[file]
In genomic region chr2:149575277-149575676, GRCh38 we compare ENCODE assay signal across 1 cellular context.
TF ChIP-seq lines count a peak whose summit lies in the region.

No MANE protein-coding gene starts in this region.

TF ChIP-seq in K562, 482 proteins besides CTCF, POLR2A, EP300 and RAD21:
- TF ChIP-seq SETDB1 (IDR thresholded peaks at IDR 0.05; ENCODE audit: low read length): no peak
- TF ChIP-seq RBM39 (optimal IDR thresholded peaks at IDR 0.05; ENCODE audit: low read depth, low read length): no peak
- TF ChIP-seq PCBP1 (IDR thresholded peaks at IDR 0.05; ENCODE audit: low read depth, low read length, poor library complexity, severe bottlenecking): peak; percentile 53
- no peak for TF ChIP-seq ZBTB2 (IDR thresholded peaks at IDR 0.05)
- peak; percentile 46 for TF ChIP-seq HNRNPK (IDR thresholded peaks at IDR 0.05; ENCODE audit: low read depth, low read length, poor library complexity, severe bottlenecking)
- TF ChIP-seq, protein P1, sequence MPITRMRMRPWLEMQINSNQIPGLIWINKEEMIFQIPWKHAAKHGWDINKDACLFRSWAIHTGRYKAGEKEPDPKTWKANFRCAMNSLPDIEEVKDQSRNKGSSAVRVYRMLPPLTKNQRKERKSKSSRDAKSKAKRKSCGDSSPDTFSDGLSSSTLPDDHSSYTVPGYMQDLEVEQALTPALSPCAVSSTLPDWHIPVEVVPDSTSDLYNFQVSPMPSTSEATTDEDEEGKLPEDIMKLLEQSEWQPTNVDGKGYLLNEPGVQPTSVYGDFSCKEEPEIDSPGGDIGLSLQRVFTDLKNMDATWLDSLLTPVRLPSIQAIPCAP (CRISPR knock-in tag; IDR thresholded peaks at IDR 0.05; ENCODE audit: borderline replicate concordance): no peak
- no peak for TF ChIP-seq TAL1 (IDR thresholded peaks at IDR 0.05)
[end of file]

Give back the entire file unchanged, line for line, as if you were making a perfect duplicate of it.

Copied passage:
In genomic region chr2:149575277-149575676, GRCh38 we compare ENCODE assay signal across 1 cellular context.
TF ChIP-seq lines count a peak whose summit lies in the region.

No MANE protein-coding gene starts in this region.

TF ChIP-seq in K562, 482 proteins besides CTCF, POLR2A, EP300 and RAD21:
- TF ChIP-seq SETDB1 (IDR thresholded peaks at IDR 0.05; ENCODE audit: low read length): no peak
- TF ChIP-seq RBM39 (optimal IDR thresholded peaks at IDR 0.05; ENCODE audit: low read depth, low read length): no peak
- TF ChIP-seq PCBP1 (IDR thresholded peaks at IDR 0.05; ENCODE audit: low read depth, low read length, poor library complexity, severe bottlenecking): peak; percentile 53
- no peak for TF ChIP-seq ZBTB2 (IDR thresholded peaks at IDR 0.05)
- peak; percentile 46 for TF ChIP-seq HNRNPK (IDR thresholded peaks at IDR 0.05; ENCODE audit: low read depth, low read length, poor library complexity, severe bottlenecking)
- TF ChIP-seq, protein P1, sequence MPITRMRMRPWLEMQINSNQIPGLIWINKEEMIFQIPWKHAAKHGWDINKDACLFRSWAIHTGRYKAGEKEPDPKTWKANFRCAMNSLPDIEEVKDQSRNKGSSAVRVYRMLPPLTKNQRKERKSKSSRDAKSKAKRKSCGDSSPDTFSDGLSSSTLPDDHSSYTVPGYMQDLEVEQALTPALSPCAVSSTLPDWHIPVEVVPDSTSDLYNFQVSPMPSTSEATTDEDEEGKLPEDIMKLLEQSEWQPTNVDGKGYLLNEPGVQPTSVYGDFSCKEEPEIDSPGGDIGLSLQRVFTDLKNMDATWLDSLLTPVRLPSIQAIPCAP (CRISPR knock-in tag; IDR thresholded peaks at IDR 0.05; ENCODE audit: borderline replicate concordance): no peak
- no peak for TF ChIP-seq TAL1 (IDR thresholded peaks at IDR 0.05)